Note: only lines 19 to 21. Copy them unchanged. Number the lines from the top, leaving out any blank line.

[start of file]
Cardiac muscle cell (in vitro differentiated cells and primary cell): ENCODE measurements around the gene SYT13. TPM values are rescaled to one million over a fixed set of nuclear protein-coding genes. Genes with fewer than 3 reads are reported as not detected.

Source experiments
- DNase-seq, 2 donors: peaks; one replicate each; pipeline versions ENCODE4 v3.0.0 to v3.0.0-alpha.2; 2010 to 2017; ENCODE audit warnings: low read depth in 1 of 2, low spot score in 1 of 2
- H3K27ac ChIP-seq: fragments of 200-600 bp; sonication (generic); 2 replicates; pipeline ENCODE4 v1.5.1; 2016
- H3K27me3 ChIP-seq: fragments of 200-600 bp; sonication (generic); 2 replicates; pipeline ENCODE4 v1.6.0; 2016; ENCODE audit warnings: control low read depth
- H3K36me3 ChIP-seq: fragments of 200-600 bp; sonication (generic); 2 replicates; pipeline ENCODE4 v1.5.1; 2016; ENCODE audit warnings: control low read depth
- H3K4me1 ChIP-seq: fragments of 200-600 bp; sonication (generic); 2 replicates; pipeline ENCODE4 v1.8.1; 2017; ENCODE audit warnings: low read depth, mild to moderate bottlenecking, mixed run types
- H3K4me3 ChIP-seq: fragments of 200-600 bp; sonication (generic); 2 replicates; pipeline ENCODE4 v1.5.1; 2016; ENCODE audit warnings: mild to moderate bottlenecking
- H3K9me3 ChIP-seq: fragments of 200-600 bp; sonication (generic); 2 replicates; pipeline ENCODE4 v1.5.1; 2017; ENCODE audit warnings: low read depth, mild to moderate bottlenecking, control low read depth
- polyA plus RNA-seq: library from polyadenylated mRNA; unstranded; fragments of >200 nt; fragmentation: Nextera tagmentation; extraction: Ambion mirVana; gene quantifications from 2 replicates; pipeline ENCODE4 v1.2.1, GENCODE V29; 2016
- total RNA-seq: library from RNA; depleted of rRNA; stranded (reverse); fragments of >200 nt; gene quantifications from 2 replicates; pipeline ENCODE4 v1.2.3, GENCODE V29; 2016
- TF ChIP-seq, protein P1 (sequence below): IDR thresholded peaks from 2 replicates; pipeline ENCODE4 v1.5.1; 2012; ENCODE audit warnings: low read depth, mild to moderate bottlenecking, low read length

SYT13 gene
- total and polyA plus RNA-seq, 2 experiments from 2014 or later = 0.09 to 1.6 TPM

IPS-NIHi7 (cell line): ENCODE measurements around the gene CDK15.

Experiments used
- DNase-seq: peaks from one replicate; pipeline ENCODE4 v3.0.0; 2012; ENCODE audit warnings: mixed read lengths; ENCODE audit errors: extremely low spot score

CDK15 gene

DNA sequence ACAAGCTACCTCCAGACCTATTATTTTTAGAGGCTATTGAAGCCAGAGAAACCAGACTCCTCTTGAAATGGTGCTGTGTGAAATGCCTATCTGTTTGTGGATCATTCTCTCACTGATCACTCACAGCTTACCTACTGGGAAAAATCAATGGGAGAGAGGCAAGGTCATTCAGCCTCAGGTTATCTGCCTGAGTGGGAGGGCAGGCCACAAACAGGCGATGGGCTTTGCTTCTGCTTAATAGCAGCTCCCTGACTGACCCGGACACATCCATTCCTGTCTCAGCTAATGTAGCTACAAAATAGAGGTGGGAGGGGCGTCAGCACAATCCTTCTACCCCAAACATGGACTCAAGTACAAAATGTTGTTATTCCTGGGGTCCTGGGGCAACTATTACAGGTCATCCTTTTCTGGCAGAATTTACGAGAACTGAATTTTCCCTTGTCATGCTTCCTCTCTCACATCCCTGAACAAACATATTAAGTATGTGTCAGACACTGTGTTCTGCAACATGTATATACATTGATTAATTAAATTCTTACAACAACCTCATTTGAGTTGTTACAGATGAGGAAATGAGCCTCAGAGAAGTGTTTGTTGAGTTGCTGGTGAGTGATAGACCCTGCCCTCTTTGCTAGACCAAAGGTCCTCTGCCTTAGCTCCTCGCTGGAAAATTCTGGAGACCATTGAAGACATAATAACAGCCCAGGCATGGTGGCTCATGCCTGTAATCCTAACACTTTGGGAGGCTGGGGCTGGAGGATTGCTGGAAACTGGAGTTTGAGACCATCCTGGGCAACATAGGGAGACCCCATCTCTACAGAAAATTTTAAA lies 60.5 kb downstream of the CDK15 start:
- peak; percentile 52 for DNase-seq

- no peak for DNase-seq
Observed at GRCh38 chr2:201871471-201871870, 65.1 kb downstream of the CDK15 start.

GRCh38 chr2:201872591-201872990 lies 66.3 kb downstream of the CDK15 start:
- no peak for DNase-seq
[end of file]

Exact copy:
DNA sequence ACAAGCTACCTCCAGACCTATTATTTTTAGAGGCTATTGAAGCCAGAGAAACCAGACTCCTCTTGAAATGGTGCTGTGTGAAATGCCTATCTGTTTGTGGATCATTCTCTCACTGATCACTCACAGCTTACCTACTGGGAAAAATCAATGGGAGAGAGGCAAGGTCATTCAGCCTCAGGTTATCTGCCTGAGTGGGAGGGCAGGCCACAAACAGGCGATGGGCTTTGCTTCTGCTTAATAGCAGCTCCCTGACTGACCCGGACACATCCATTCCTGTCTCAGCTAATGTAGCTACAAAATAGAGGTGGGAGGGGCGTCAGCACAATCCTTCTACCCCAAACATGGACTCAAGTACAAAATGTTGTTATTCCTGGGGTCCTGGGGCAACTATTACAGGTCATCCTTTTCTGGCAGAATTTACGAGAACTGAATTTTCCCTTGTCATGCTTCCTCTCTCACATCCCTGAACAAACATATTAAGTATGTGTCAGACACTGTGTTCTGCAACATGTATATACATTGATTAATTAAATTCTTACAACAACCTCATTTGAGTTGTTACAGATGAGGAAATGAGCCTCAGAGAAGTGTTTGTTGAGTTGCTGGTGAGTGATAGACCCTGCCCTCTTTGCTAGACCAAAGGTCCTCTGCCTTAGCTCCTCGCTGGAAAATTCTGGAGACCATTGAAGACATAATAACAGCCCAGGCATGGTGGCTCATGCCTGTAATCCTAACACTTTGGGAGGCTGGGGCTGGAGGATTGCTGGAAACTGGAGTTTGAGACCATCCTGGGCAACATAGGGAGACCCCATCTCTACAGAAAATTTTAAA lies 60.5 kb downstream of the CDK15 start:
- peak; percentile 52 for DNase-seq

- no peak for DNase-seq